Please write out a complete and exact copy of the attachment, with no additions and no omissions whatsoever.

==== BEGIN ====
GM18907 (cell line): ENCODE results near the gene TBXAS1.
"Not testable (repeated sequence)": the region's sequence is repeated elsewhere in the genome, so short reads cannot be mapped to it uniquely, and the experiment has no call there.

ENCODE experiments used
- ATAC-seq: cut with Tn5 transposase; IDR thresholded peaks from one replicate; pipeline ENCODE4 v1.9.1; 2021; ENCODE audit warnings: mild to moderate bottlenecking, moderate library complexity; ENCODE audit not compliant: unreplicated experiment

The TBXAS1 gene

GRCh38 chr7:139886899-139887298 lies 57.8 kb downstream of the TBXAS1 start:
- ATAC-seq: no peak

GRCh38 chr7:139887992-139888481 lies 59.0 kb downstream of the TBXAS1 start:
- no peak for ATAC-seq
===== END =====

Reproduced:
GM18907 (cell line): ENCODE results near the gene TBXAS1.
"Not testable (repeated sequence)": the region's sequence is repeated elsewhere in the genome, so short reads cannot be mapped to it uniquely, and the experiment has no call there.

ENCODE experiments used
- ATAC-seq: cut with Tn5 transposase; IDR thresholded peaks from one replicate; pipeline ENCODE4 v1.9.1; 2021; ENCODE audit warnings: mild to moderate bottlenecking, moderate library complexity; ENCODE audit not compliant: unreplicated experiment

The TBXAS1 gene

GRCh38 chr7:139886899-139887298 lies 57.8 kb downstream of the TBXAS1 start:
- ATAC-seq: no peak

GRCh38 chr7:139887992-139888481 lies 59.0 kb downstream of the TBXAS1 start:
- no peak for ATAC-seq